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Multilingual lawyers and interpreters flock to Mexico-U.S. border

By Staff

A recent mobilization of lawyers and interpreters at the U.S.-Mexico border is a good reminder of the value of multilingual professionals, Brampton lawyer-linguist Suzanne Deliscar tells

According to the American Bar Association Journal, the group’s president recently travelled to South Texas as part of its effort to reunite families separated by the immigration policy of U.S. President Donald Trump's administration.

The bar association has teamed up with the American Immigration Lawyers Association to create the South Texas Pro Bono Asylum Representation Project and recently put out a call for Spanish-speaking lawyers to improve communication with clients.

“When crisis occurs, it’s a great opportunity for multilingual lawyers to put their abilities to practise law and speak another language to use,” says Deliscar, principal of Deliscar Professional Corporation, a law firm that offers services in English, French and Spanish.

“If there aren’t enough interpreters there, it’s very helpful to have lawyers who can converse with and offer legal advice to people in their native tongue,” she adds.

Meanwhile, the Associated Press reported on a crowdfunding campaign designed to send interpreters to the same border, with the ability to speak rarer languages and dialects indigenous to Guatemala and Mexico, including K’iche’, Mam and Zapotec.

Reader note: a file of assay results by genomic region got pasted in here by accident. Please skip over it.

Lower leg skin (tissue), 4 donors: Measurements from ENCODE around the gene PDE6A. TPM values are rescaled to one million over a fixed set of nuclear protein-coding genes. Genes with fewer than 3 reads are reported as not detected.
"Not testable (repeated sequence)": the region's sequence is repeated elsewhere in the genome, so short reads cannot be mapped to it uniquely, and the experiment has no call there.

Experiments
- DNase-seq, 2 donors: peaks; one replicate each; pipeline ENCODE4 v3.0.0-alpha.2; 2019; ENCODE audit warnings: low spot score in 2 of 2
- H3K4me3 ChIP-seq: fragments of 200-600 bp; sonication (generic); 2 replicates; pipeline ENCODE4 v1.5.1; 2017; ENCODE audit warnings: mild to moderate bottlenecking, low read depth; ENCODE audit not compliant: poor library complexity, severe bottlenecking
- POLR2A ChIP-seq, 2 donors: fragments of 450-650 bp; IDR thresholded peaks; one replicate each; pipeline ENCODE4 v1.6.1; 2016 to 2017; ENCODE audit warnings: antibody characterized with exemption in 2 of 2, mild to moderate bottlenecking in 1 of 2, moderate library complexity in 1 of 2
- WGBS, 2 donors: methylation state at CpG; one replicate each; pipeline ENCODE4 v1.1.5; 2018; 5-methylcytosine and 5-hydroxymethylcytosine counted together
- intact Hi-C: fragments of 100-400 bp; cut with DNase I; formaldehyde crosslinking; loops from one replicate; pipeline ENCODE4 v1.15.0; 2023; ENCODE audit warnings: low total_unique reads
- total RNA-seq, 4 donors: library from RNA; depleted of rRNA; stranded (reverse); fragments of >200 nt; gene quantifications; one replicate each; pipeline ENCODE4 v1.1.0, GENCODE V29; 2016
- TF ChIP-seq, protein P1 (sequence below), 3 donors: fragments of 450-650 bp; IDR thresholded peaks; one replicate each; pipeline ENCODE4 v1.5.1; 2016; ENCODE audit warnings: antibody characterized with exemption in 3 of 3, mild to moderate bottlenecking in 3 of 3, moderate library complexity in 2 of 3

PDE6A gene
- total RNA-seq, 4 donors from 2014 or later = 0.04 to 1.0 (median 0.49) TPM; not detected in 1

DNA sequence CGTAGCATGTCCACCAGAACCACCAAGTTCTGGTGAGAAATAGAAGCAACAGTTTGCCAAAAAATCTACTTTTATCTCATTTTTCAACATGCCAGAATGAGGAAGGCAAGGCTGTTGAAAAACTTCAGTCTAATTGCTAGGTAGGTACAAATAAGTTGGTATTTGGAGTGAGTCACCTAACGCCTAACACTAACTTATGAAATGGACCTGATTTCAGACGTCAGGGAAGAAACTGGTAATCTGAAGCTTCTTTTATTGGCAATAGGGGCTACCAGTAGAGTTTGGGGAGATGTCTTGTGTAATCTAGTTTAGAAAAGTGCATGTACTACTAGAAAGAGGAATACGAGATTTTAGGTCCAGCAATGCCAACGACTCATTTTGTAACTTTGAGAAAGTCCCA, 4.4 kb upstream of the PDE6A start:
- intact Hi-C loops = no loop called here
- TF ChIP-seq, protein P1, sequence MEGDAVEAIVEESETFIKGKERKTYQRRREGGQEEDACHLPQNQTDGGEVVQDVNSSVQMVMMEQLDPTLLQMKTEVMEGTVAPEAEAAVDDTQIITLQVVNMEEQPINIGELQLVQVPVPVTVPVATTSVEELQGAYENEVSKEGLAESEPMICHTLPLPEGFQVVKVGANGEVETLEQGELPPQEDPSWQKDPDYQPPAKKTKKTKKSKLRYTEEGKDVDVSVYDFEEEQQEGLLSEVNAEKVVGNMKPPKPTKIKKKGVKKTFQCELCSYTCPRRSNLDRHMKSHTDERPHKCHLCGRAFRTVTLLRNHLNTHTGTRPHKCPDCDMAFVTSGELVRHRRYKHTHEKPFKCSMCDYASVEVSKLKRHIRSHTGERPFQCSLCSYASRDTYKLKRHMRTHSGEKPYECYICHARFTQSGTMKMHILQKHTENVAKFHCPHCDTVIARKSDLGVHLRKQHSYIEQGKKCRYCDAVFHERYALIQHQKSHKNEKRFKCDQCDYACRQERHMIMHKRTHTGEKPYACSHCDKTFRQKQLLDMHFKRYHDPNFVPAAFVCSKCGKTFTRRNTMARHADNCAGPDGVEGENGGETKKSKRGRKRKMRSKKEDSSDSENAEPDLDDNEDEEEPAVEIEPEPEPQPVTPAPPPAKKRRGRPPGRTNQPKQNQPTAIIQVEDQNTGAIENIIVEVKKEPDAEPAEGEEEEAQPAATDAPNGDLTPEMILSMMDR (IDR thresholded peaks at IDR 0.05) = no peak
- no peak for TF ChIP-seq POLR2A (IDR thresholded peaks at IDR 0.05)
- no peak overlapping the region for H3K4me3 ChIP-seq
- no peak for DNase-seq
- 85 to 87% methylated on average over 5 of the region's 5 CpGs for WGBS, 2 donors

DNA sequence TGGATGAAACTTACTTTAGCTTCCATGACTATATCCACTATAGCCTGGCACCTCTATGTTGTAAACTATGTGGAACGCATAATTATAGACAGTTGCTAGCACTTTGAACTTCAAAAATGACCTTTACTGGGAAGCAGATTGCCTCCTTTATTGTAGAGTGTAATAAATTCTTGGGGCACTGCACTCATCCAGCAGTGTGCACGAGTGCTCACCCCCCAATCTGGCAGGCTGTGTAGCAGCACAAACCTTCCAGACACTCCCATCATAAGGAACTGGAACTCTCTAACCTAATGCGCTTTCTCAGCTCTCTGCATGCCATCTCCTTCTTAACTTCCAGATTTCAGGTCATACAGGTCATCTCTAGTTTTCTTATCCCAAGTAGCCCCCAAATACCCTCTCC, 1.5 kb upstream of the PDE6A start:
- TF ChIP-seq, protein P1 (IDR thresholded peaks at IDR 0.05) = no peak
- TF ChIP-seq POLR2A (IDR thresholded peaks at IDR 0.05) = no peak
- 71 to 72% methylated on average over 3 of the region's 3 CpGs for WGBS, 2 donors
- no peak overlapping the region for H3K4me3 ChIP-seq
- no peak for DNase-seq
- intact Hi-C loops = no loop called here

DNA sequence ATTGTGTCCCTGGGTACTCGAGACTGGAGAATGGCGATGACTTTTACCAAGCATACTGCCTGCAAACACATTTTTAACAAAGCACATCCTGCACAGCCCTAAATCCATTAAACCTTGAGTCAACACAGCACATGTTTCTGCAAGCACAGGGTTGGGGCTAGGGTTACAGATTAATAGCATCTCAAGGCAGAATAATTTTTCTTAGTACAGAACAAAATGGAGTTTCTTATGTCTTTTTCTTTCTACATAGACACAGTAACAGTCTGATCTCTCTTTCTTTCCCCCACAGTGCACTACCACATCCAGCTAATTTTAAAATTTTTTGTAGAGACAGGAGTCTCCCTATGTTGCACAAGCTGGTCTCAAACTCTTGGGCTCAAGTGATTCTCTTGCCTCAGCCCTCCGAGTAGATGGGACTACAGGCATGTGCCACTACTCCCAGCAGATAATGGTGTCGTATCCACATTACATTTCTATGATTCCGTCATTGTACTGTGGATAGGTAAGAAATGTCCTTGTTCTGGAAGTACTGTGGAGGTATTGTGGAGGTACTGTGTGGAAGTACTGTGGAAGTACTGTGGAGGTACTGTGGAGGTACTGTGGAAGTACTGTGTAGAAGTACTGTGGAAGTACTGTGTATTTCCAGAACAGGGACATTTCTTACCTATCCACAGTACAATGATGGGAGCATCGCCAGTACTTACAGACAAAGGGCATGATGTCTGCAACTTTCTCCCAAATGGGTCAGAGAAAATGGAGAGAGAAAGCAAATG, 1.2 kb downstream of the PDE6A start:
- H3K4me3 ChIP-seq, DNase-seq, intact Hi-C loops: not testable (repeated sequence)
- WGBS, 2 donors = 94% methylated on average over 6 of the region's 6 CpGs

“Even though Spanish is spoken widely across South America, it’s important to be aware that not everyone speaks it fluently,” Deliscar says. “They need to be able to communicate in their native tongue.”

The AP reports that Border Patrol statistics show that almost 30,000 Guatemalan immigrant families were arrested at the U.S.'s southern border between October 2017 and May 2018, more than any other nationality.

Esther Navarro-Hall, a California interpreter who organized the online campaign, told the news service that her colleagues will be able to assist lawyers in discussions with non-Spanish-speaking children and their detained parents, in order to get their legal and medical needs met.

“Everyone has the human right to understand any legal process against them in their own language,” added Odilia Romero, a trilingual interpreter working with Navarro-Hall.

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